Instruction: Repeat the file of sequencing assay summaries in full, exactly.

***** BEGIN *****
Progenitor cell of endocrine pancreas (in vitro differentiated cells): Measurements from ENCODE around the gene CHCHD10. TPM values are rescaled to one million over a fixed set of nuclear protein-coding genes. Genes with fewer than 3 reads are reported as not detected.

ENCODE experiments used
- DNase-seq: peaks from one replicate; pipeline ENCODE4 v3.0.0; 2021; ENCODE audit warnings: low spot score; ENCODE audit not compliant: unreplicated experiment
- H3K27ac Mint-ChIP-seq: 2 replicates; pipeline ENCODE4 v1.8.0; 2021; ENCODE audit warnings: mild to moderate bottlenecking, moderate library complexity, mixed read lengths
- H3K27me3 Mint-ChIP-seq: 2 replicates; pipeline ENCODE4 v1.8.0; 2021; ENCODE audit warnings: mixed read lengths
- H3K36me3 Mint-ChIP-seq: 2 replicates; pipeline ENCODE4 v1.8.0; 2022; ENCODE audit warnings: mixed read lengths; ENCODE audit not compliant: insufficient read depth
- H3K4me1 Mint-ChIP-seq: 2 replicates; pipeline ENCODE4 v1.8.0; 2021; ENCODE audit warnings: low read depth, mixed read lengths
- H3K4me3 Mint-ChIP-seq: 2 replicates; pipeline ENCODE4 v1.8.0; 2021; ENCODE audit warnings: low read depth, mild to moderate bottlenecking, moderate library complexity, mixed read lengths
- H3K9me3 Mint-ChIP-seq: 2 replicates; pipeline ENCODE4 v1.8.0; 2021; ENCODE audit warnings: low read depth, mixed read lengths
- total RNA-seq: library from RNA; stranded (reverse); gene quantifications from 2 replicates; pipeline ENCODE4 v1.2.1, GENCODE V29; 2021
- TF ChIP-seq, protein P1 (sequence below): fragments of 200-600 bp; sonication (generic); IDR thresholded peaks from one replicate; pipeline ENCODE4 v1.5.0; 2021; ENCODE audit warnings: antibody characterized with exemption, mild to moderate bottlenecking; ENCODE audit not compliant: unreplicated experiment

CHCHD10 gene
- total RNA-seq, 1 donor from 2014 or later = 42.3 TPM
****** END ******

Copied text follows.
Progenitor cell of endocrine pancreas (in vitro differentiated cells): Measurements from ENCODE around the gene CHCHD10. TPM values are rescaled to one million over a fixed set of nuclear protein-coding genes. Genes with fewer than 3 reads are reported as not detected.

ENCODE experiments used
- DNase-seq: peaks from one replicate; pipeline ENCODE4 v3.0.0; 2021; ENCODE audit warnings: low spot score; ENCODE audit not compliant: unreplicated experiment
- H3K27ac Mint-ChIP-seq: 2 replicates; pipeline ENCODE4 v1.8.0; 2021; ENCODE audit warnings: mild to moderate bottlenecking, moderate library complexity, mixed read lengths
- H3K27me3 Mint-ChIP-seq: 2 replicates; pipeline ENCODE4 v1.8.0; 2021; ENCODE audit warnings: mixed read lengths
- H3K36me3 Mint-ChIP-seq: 2 replicates; pipeline ENCODE4 v1.8.0; 2022; ENCODE audit warnings: mixed read lengths; ENCODE audit not compliant: insufficient read depth
- H3K4me1 Mint-ChIP-seq: 2 replicates; pipeline ENCODE4 v1.8.0; 2021; ENCODE audit warnings: low read depth, mixed read lengths
- H3K4me3 Mint-ChIP-seq: 2 replicates; pipeline ENCODE4 v1.8.0; 2021; ENCODE audit warnings: low read depth, mild to moderate bottlenecking, moderate library complexity, mixed read lengths
- H3K9me3 Mint-ChIP-seq: 2 replicates; pipeline ENCODE4 v1.8.0; 2021; ENCODE audit warnings: low read depth, mixed read lengths
- total RNA-seq: library from RNA; stranded (reverse); gene quantifications from 2 replicates; pipeline ENCODE4 v1.2.1, GENCODE V29; 2021
- TF ChIP-seq, protein P1 (sequence below): fragments of 200-600 bp; sonication (generic); IDR thresholded peaks from one replicate; pipeline ENCODE4 v1.5.0; 2021; ENCODE audit warnings: antibody characterized with exemption, mild to moderate bottlenecking; ENCODE audit not compliant: unreplicated experiment

CHCHD10 gene
- total RNA-seq, 1 donor from 2014 or later = 42.3 TPM